What Are Some Water Solutions Through Technology?

Finding water solutions through technology is a top priority for many organizations. As the global water crisis continues, nonprofits, NGOs and research facilities are looking for ways to alleviate the growing issue. It’s estimated that by the year 2040, there could be about 4.5 billion people affected by a water crisis (or water scarcity). Additionally, with the increase in population, there will be a demand for food, and for the food output to match the population growth, there will be an increased demand for water to irrigate crops.1

In light of these concerns, organizations and governments in the coming years will be solving issues such as pollution, sanitation, contaminated ground water, population growth, disease, weather changes, water scarcity and irrigation. In varying degrees, each of these factors play into the availability of safe water for drinking, cooking, cleaning and agriculture.2

Fortunately, advancements in this area have been made using technology. For example, researchers recently found a way to make the desalination process (converting salt water to potable water) more sustainable and efficient.3 This could help double access to desalinated water in the next decade.

Engineering and environmental technologies are essential to the work toward solutions for the global crisis for water access, but on the ground level, people are in need of immediate solutions. GFA World uses simple technology to meet water needs right now in villages that face dire water issues. More than 30,000 Jesus Wells, for example, have been drilled by GFA World. These wells provide water for approximately 300 people a day for up to 20 years. Though not new technology, Jesus Wells provide sustainable water access with proper maintenance.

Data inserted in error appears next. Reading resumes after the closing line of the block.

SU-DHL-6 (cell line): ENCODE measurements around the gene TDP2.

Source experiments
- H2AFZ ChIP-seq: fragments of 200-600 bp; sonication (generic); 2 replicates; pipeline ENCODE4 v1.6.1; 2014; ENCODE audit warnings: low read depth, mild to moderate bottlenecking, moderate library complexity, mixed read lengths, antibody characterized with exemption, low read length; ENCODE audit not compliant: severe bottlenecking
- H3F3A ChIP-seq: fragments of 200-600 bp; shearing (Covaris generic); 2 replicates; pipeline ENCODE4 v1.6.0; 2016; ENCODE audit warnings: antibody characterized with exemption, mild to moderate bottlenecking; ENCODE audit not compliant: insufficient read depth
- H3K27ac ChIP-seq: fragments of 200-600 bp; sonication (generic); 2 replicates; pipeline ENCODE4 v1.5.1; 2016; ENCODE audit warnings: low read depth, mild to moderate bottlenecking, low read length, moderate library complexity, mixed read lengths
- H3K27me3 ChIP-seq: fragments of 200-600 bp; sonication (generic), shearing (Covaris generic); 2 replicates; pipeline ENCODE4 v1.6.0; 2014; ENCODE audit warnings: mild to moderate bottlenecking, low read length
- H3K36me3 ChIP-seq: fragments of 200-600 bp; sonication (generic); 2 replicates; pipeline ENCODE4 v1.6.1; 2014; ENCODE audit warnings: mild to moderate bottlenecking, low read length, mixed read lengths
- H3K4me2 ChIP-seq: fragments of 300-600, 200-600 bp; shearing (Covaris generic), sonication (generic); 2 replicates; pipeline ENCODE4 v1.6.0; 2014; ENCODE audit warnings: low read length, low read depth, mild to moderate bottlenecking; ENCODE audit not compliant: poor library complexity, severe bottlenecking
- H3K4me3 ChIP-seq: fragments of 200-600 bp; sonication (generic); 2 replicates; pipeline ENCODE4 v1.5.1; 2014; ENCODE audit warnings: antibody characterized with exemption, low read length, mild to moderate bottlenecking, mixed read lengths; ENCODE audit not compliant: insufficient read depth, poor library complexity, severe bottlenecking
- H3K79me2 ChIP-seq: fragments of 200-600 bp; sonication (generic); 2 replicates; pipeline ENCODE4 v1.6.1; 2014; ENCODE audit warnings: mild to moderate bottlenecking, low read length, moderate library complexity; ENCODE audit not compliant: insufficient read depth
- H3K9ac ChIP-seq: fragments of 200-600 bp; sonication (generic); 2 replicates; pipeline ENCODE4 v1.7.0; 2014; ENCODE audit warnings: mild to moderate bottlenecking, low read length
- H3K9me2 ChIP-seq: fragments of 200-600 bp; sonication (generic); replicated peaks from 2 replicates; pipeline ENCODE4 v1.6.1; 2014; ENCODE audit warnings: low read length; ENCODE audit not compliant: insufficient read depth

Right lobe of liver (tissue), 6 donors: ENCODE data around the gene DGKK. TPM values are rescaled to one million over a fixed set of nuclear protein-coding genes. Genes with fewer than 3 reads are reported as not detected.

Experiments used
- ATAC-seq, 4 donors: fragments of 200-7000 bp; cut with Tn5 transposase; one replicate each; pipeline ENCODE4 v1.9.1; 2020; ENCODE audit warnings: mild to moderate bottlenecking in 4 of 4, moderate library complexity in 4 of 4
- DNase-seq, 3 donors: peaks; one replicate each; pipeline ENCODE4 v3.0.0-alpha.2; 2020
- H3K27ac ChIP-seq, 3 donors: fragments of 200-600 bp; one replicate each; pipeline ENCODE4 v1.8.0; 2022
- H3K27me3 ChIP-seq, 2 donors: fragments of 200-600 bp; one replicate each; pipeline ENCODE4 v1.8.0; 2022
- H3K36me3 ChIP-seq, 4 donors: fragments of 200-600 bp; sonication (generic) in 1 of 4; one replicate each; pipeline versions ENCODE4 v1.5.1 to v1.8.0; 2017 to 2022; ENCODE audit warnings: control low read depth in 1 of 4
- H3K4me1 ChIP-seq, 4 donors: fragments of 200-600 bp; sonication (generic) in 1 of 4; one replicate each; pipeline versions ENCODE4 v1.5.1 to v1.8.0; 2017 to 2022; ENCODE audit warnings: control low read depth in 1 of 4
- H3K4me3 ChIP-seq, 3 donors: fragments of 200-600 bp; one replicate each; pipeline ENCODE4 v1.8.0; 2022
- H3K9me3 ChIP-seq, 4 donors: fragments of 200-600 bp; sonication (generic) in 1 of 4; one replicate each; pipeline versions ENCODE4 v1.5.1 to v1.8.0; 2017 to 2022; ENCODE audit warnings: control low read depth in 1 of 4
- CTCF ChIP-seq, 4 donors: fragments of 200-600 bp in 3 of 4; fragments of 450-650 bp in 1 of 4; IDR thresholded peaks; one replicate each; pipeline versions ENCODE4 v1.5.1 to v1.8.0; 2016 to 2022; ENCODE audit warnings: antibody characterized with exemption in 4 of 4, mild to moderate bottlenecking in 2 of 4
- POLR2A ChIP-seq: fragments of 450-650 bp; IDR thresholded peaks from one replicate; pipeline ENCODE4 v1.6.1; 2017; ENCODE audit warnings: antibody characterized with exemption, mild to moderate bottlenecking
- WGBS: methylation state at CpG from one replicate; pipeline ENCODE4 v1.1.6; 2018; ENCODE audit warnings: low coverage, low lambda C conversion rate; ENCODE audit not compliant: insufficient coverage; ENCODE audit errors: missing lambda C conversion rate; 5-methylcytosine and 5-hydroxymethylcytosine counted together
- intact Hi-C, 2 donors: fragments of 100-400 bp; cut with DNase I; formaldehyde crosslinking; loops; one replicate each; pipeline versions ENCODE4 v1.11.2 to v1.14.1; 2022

Sponsor a Jesus Well today.

Learn more about the global water crisis

1 Baer, Anne (June 1996). “Not enough water to go around.” International Social Science Journal. 48 (148): 277–292. doi:10.1111/j.1468-2451.1996.tb00079.x – via Wiley Online Library.
2 Progress in Drinking-water and Sanitation: special focus on sanitation (PDF). MDG Assessment Report 2008. WHO/UNICEF Joint Monitoring Programme for Water Supply and Sanitation. 17 July 2008. p. 25. Archived (PDF) from the original on 11 July 2018. Retrieved 19 November 2012.
3 Boo, Chanhee; Billinge, Ian H.; Chen, Xi; Shah, Kinnari M.; Yip, Ngai Yin. “Zero Liquid Discharge of Ultrahigh-Salinity Brines with Temperature Swing Solvent Extraction.” Environmental Science and Technology. June 23, 2020. https://pubs.acs.org/doi/full/10.1021/acs.est.0c02555#.